The best film I saw was The Look of Silence, Joshua Oppenheimer’s companion piece to his previous documentary The Act of Killing – a film that left me stunned two years ago at TIFF, where it completely surprised me as I had no idea what to expect. In this film, Oppenheimer accompanies Abi, an optometrist, as he goes to visit the men who killed his older brother during the 1965 Indonesian “cleansing” of Communists. Oppenehimer returns, repeatedly, to Abi simply watching the footage of the killers as the recount, without a hint of remorse, what they did to his brother – and to his two aged parents – the mother who still cries for her lost son, to his father, who is sick and somewhat demented, but still sad. When he confronts his brother’s killers he encounters a series of denials, excuses and threats. They don’t want to stir up the past – at least not with the family of one of their victims, as they seem to have no problem revealing to Oppenheimer what they did, and no remorse for it either – as we saw in The Act of Killing. The children of his brother’s killers are perhaps even more interesting than the killers themselves – one makes excuses for her father – telling Abi he’s old and senile and doesn’t remember much, even though this follows his rather precise re-telling of what he did. Two sons of a man who wrote a book – complete with drawings – of what he did don’t want to hear anything about, and say they knew nothing. “Can’t we just all get along like the military dictatorship taught us?” one asks Abi. All Abi really wants is to see some sort of remorse from his brothers killers – and it’s the one thing they seemingly refuse to give. As a chilling scene in his son’s classroom makes clear, Indonesia still hasn’t come to terms to the reality of what was done – and they don’t seem to much care either. The movie doesn’t have the same hook as The Act of Killing – killers re-enacting their crimes in the style of various Hollywood films – but is even more devastating. I’m not sure if Oppenheimer made the film is response to some of the criticism the last one received, but if he did it refutes it brilliantly. This may be even better than The Act of Killing – which was the best documentary I had seen in years.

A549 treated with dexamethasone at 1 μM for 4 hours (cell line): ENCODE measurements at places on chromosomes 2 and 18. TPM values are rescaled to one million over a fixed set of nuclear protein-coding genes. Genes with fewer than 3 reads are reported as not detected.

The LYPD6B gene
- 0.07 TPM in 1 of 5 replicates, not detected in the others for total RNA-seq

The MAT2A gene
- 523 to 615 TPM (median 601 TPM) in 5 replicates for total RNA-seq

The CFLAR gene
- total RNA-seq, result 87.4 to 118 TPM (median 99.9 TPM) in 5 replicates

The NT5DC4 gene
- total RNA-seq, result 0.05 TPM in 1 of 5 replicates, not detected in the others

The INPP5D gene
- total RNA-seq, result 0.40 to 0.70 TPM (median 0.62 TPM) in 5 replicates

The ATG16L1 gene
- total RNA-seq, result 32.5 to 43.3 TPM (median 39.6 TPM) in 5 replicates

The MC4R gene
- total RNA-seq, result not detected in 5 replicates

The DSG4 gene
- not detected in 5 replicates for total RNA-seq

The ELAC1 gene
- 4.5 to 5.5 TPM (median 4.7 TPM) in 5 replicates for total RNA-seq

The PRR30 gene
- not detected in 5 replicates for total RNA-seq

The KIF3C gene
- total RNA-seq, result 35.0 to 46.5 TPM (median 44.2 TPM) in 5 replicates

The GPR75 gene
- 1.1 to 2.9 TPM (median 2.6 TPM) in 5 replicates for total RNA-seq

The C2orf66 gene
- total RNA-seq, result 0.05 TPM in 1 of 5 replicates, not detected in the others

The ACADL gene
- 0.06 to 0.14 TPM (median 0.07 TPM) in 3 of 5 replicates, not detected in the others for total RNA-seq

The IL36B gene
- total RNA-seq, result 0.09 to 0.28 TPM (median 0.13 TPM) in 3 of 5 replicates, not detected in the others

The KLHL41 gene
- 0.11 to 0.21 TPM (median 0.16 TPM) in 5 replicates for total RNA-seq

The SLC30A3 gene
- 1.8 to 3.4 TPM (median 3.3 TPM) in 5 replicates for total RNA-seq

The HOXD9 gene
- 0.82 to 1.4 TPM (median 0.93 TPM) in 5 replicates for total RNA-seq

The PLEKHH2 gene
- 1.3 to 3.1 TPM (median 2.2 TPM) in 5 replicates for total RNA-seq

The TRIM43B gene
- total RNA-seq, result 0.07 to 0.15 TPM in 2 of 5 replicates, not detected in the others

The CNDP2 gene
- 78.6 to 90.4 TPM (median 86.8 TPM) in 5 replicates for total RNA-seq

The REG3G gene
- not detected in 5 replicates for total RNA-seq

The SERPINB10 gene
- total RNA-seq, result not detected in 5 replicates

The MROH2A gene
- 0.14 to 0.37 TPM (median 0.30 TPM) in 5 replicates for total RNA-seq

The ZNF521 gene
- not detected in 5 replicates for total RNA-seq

I ended my TIFF experience with Goodbye to Language 3-D by Jean-Luc Godard. Any regular readers know that I am ambivalent at best about almost everything Godard has made since Weekend way back in 1967 – and I have downright hated some of them, like his last feature Film Socialism. But Goodbye to Language is my favorite Godard film is years – its more playful and less didactic than Film Socialism, even though it is definitely related to that film. The film is more accessible than that film as well – even if I still think I only understood about half of it. But even when the film left me confused, it was brilliantly filmed in 3-D – giving us images that no other filmmaker would think of doing. Godard is experimenting with 3-D – and gives us some amazing images – most notably a moment when the screen splits, the camera revolves, and then comes together again. For the most part, I am indifferent at best to 3-D – since it became the norm for large scale movies, the only ones I think truly utilized it well are Gravity, Hugo and Avatar – the rest are merely unnecessary or distracting. While Goodbye to Language isn’t the best 3-D movie I have ever seen, it is certainly the most unique use of 3-D I have ever seen – and perhaps the thing the technology needed the most – a true innovator trying to do something completely different with it. I’m not as in love with the film as many are – it comes back to that only understanding half of it thing – but I’m glad I saw it at TIFF, as I am well aware that I may never get another chance to see it on the big screen in 3-D the way it is meant to be seen. If you have the opportunity, you should definitely seize it.

So that’s it for TIFF for another year. Hopefully next year, I.’ll be back to another week long trip. But this year, despite how short my stay at TIFF was, I had a great time, some saw great films – and isn’t that what TIFF is supposed to be all about.

No comments:

Post a Comment